The indie-film vet and master of sarcasm answers EW Online's questions

By Josh Wolk
Updated April 07, 1999 at 04:00 AM EDT
ABC

Whether he’s playing a nightclub manager in ”The Last Days of Disco” or a directionless college grad in ”Kicking and Screaming,” you can count on one constant from Chris Eigeman’s performances: His character will be dripping in sarcasm and perpetually peeved. His trademark scowl has found a perfect home in the new ABC sitcom ”It’s like, you know…” Eigeman, 34, plays a New York writer who’s just moved to L.A. and is stuck in a constant state of condescension over the flighty ways of his West Coast friends. EW Online caught up with Eigeman as he was adjusting to the stellar reviews and ratings of ”It’s like” (the third episode of which airs tonight at 8:30).

Do you like the schedule of working on a TV series?
I really love the straightforward workaday life of it. I really love showing up at work at 10 a.m., trying to make it funny until 3 p.m., and then going home. It’s like comedy bankers’ hours.

How did you get the show?
I had written a pilot for NBC two years ago (with ”Kicking and Screaming” writer-director Noah Baumbach) that they bought but never made. Then I read (”It’s like” creator) Peter Mehlman’s brilliant script. Having walked the path of trying to write a pilot and not succeeded very well, I was willing to follow him to the end of the comedic universe.

What happened to your own pilot?
You’re a servant to so many masters, and it’s very hard to make anything funny. I had a very misguided notion of what ”network notes” were. I thought they were well-meant suggestions, perhaps urgently meant, but just suggestions nonetheless. And actually, they’re demands. You have to do them, or you will not be paid.

You’re a New Yorker who plays a transplanted New Yorker who hates L.A. Does that reflect your thoughts on the city?
I genuinely don’t like Los Angeles. L.A. is this little petri dish of lack of morality. If you take a perfectly well-adjusted normal person of any age from anywhere in the country and stick them in L.A., within about a week I do believe that a lot of their values and morals will start to degrade. Suddenly you’re like, ”Let’s go to the Ivy and see if we can spot a star eating dinner!” Which is childish and stupid and you shouldn’t do it. I’m 34, I should know better, but after a little while, I’m like, ”C’mon, maybe Jim Carrey will be there.” And that’s not healthy.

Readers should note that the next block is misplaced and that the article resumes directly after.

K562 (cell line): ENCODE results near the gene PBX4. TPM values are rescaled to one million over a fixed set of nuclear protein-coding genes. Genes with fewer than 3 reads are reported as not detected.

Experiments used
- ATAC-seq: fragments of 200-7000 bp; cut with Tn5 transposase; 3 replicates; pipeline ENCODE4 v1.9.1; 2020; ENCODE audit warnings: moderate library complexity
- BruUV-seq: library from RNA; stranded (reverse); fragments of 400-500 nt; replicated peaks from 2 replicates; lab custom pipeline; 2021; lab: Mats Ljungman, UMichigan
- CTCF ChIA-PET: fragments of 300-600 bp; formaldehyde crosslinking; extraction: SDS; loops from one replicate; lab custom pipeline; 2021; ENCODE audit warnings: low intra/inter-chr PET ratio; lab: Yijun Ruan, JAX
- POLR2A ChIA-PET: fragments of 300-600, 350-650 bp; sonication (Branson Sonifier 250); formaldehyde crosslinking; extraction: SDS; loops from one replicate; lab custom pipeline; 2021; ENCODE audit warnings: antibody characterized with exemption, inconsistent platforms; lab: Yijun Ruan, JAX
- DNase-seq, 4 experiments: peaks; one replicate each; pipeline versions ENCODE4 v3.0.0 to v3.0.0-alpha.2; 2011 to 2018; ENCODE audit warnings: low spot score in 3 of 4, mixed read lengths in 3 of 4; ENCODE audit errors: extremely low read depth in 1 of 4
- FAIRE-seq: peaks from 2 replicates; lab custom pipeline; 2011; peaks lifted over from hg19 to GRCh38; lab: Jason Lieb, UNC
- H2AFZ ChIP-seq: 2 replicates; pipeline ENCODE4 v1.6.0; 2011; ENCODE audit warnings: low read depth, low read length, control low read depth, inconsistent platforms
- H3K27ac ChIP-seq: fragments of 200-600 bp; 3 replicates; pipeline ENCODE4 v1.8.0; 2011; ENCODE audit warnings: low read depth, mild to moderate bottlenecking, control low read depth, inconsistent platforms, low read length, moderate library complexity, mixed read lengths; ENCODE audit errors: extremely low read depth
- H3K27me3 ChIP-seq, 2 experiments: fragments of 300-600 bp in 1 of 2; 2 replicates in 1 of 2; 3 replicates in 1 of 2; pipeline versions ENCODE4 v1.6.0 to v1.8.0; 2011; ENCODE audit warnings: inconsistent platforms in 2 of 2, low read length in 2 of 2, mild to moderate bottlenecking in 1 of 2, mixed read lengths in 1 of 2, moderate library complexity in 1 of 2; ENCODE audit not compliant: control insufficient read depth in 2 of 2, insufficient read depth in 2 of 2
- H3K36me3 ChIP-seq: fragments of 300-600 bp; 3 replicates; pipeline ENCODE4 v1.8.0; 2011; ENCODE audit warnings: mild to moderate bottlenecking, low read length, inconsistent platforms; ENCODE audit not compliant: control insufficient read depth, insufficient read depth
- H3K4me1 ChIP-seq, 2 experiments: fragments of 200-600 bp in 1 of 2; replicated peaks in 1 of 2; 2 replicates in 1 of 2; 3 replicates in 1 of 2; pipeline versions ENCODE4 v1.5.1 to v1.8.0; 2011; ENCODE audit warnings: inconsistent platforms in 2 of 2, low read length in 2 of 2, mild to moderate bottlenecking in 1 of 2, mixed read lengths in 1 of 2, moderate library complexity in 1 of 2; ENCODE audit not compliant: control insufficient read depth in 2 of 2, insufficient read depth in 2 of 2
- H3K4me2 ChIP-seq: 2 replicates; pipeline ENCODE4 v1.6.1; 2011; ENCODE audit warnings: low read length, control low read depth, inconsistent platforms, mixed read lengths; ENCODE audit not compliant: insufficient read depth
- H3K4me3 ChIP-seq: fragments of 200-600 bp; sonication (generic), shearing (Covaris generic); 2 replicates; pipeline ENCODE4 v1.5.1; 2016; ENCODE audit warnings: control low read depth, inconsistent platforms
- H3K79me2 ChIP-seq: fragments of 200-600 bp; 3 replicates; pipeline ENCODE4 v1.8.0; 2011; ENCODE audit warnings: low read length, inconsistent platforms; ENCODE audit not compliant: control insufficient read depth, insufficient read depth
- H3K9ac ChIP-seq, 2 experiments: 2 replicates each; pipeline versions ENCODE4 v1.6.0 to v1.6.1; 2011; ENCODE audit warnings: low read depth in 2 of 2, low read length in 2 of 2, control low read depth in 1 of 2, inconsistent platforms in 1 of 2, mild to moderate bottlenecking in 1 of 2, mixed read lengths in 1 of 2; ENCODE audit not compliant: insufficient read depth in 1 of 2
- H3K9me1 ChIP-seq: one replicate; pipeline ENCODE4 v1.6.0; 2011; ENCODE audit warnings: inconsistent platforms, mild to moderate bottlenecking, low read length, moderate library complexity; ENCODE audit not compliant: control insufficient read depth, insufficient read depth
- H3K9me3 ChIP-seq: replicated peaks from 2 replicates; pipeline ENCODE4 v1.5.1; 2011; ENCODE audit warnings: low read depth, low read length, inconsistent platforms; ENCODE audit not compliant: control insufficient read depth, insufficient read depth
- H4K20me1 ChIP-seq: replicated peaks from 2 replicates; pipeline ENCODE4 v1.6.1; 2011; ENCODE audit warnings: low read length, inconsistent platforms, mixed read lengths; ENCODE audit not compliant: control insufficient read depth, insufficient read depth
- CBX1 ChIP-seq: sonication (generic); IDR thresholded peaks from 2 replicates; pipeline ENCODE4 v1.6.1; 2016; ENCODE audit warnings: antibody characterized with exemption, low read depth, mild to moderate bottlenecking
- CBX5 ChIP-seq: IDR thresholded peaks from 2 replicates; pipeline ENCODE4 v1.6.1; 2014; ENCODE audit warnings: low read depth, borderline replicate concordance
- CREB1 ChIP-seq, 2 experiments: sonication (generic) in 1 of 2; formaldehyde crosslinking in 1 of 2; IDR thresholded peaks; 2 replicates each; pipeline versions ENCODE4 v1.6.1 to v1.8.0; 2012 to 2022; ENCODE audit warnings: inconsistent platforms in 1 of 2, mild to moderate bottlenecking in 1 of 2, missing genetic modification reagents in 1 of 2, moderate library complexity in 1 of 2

What’s it like being a midseason replacement?
You’re in this weird position where you’re hiding your talents under a bushel. We shot the show over six months last fall, and no one knew what the show was. I’m sure there were people who thought I was lying to them when I said I was doing this show, because they had no idea where the hell I was. They just thought maybe I was in a really deep depression, and I wasn’t really showing up much around town anymore.

Were you nervous when the show premiered?
I think we were certainly tested on the first night with the war. (NATO began bombing the Balkans that day.) As you begin to bomb another country, that’s not on the pamphlet for how to have a great opening night. And in the end we did really really well, which is scary in and of itself.

Did you read the reviews on the show?
The big national publications were really nice to us, but I also took some huge hits that were just fantastic to read. One person called me ”Woody Allen without the sense of humor.” What the hell does that mean? The one I loved was a Baltimore paper that called me a crushing bore. And to me, that’s like saying I can fly. Because I’m many things, but I am not a crushing bore.

Well, critics must agree that nobody plays ”peevish” like you.
I’ve cornered the market on churlishness. My character is usually this George Bernard Shaw refugee who’s very well-spoken, but who you kind of wish would die. Which was never really my career path. That was something I’d always tried to avoid. But in reality, I seem to be very lucky and blessed to play characters who tend to be the writer’s alter ego. Certainly for Whit Stillman (writer-director of ”Metropolitan,” ”Barcelona,” and ”Disco”) I do that. I play the evil Whit in his movies. Writers have a really churlish and spiteful side, and I get to embody that.

Do you ever want to do something completely different, like one of those Billy Bob Thornton-type mentally impaired guys?
I’d love to play the tragically mentally deranged killer in a small town who disembowels with a clothespin. I just think that people get a little itchy and scratchy about acting, and they don’t like to see too much of it. If you define acting by who you are and who you’re pretending to be and the distance between those two, I try to close up that distance as much as possible. Of course that leads to a lot of people being like, ”So really you only do one thing”…which I can translate into a compliment if I have to. Hopefully the opportunities will come when I get to disembowel the elderly with a clothespin in some movie, but that ain’t right now.

Advertisement

Comments